King Crimson - Larks' Tongues In Aspic CD (album) cover


King Crimson


Eclectic Prog

4.41 | 2176 ratings

From Progarchives.com, the ultimate progressive rock music website

4 stars Well, this is a perfect album to follow up with if you own Red and/or ItCotCK, it's that bit less accessable and that bit more 'prog', if you're willing to put in the time and listen to it you'll be suitably rewarded with a successful blending of composition and improvisation- and unlike with the above two albums there aren't any obvious 'skippable' tracks (as with Moonchild and Providence). this does however, mean that the tracks suffer slightly collectively instead.

This is one of those albums that form a pleasing cohesive whole- you'd be pained to listen to these tracks in any other order as they ebb and flow in a well thought out and structured way. The King Crimson penchance for musical dynamics is quite extremem here- on the opening track especially- don't turn up your stereo too much to hear the chimes and percussion at the beginnning, or when the evil seeps in you'll open yourself up to Robert Fripp jumping right down your throat and thrashing around with some of the most agressive playng he's ever unleashed. The title tracks second section is by far the most widley know peice on this album, everyone's heard Pt II, there's not much I can add, timeless writing, great playing, possibly overrated. But IMHO the first part gets more and more rewarding with repeated listens wheras Part II kind of stays exactly the same. But this is of course due to Part 1 having far more improv, which can get a bit meandering and pointless in parts, and perhaps could've been edited more stringently, but it's hard to critizise the timing of the dynamics, which are pretty much spot on.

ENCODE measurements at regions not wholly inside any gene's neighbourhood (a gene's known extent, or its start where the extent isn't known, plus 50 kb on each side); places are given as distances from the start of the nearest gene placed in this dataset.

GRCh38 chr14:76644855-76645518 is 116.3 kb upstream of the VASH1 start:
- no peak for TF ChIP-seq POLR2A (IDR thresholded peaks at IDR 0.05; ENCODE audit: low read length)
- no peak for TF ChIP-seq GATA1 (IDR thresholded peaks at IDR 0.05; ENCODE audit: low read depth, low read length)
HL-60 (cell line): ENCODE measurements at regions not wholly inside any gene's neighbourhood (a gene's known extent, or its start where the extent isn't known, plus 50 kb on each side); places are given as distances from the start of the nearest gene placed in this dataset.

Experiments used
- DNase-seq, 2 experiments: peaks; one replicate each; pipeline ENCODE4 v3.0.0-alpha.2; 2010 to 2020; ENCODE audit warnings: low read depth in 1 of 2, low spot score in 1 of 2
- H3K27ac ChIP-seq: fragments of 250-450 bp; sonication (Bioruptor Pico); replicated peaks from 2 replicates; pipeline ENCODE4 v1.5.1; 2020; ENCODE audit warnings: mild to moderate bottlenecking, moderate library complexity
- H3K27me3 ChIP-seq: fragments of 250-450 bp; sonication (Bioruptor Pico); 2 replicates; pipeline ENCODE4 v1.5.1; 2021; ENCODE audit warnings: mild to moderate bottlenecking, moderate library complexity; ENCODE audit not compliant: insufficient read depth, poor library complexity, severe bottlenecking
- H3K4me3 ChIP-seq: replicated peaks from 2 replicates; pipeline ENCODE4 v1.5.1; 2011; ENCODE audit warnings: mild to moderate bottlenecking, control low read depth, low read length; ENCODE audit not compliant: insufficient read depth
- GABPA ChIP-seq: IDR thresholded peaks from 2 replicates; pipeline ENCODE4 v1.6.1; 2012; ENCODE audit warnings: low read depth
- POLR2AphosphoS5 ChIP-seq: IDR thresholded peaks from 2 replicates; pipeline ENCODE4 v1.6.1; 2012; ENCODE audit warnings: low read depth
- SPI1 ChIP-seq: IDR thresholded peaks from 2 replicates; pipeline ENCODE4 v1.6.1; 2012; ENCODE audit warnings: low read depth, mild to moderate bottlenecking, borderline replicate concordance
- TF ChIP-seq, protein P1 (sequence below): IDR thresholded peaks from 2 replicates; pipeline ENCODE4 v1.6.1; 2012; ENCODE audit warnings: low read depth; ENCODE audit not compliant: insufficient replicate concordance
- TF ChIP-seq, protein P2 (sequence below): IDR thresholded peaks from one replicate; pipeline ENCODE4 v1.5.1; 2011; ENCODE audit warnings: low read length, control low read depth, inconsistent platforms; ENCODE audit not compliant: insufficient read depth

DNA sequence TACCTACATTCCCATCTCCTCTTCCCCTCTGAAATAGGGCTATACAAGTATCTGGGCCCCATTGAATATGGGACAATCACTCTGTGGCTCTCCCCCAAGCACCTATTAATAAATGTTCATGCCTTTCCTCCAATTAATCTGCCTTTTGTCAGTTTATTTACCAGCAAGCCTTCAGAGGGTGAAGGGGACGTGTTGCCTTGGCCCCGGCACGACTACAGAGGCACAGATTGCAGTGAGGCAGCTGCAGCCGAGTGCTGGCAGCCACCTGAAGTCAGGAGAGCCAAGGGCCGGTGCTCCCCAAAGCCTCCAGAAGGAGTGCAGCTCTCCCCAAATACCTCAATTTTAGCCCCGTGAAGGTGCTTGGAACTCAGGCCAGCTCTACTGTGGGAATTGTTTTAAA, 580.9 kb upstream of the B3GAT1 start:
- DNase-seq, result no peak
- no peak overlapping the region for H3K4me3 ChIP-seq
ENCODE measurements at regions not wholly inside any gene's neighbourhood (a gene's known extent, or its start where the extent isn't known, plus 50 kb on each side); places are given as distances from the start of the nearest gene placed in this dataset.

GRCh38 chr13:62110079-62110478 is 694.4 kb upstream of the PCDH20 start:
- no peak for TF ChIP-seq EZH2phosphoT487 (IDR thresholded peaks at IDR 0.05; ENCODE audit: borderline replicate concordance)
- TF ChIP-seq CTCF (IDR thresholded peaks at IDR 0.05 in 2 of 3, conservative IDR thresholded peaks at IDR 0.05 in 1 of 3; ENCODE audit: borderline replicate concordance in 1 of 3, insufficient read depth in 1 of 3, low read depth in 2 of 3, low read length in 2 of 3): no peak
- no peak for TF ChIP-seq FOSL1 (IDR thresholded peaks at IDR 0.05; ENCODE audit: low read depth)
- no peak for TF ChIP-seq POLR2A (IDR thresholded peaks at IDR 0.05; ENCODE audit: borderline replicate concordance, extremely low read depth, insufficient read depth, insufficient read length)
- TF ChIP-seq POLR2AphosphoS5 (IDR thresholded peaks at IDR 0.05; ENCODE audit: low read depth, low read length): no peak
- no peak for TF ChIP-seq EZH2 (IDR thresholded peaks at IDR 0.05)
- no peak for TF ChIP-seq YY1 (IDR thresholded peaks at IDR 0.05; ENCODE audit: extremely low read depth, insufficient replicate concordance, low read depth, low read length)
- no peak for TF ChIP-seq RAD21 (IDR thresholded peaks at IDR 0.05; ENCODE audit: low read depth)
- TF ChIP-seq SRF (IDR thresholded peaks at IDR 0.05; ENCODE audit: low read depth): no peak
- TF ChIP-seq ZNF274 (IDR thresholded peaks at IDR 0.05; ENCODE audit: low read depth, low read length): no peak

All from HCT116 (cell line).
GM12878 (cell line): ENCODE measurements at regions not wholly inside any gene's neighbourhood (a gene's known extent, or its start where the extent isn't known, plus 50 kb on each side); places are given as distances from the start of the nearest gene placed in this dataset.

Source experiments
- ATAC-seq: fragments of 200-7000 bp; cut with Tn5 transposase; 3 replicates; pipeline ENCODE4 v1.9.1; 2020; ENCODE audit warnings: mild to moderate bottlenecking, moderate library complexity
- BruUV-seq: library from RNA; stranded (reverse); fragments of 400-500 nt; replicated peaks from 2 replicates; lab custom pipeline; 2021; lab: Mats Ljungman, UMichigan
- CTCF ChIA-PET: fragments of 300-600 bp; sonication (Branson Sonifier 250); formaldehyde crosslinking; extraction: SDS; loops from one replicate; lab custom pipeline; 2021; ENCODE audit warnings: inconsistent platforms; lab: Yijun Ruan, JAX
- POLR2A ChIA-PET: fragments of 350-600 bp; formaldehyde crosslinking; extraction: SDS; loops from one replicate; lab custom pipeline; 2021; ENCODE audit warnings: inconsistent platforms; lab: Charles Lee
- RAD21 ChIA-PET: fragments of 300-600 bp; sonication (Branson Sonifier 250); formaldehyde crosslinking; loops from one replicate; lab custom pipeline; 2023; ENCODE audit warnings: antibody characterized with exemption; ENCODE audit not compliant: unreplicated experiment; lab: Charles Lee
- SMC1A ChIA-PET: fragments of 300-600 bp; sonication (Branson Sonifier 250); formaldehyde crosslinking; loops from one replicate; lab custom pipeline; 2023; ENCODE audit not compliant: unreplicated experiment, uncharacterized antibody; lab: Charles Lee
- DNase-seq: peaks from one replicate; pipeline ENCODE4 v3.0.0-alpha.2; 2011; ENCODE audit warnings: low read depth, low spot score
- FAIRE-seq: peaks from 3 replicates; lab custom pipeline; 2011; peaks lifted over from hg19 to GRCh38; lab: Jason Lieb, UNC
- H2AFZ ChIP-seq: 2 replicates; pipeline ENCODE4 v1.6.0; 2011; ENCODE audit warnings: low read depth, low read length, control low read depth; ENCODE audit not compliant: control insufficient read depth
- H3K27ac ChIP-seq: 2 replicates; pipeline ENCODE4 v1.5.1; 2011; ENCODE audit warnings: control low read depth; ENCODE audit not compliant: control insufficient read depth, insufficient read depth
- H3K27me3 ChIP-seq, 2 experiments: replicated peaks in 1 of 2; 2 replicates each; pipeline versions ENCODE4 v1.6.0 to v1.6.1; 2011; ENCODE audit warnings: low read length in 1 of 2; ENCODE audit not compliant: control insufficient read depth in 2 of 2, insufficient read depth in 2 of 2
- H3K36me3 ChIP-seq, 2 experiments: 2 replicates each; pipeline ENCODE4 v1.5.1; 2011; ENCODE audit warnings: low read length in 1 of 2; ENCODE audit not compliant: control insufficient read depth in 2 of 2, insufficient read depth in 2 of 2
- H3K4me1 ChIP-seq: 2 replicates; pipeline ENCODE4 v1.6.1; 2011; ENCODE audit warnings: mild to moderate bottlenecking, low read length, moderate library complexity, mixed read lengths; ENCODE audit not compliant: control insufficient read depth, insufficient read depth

Book Of Saturday is a track which I find myself listening to a surprizing amount, because a lot of complex playing is hidden beneath its deceptive serenity- the lack of percussion hides its quick tempo. Exiles- well... it's alright, I guess. I think they stretch it out a bit too much. It has some great moments, but they are built up to for too long and don't last long enough- I imagine the more I listen to it the more I shall like it. Easy Money is a classic in my eyes, an inspired and well performed mix of composition & playing about with sounds. The dynamic contrast between sections is one aspect of prog that I love. The Talking drum is little more in my eyes than an extended intro to the last part, padding but an essential peice of padding if you get my drift- like with Fish (Schindelria Premataurus) on Fragile, blatant padding, but you wouldn't cut it from the album, nossir!

So in conclusion, IMHO it falls just short of five stars due to it's slight meandering that wastes space that it could have used to fit in more brilliance, but there's no way I could give it less than four as it's definalty one of KCs best efforts, and one I'll be listening to many, many times. Easy Money.

retrorocker | 4/5 |


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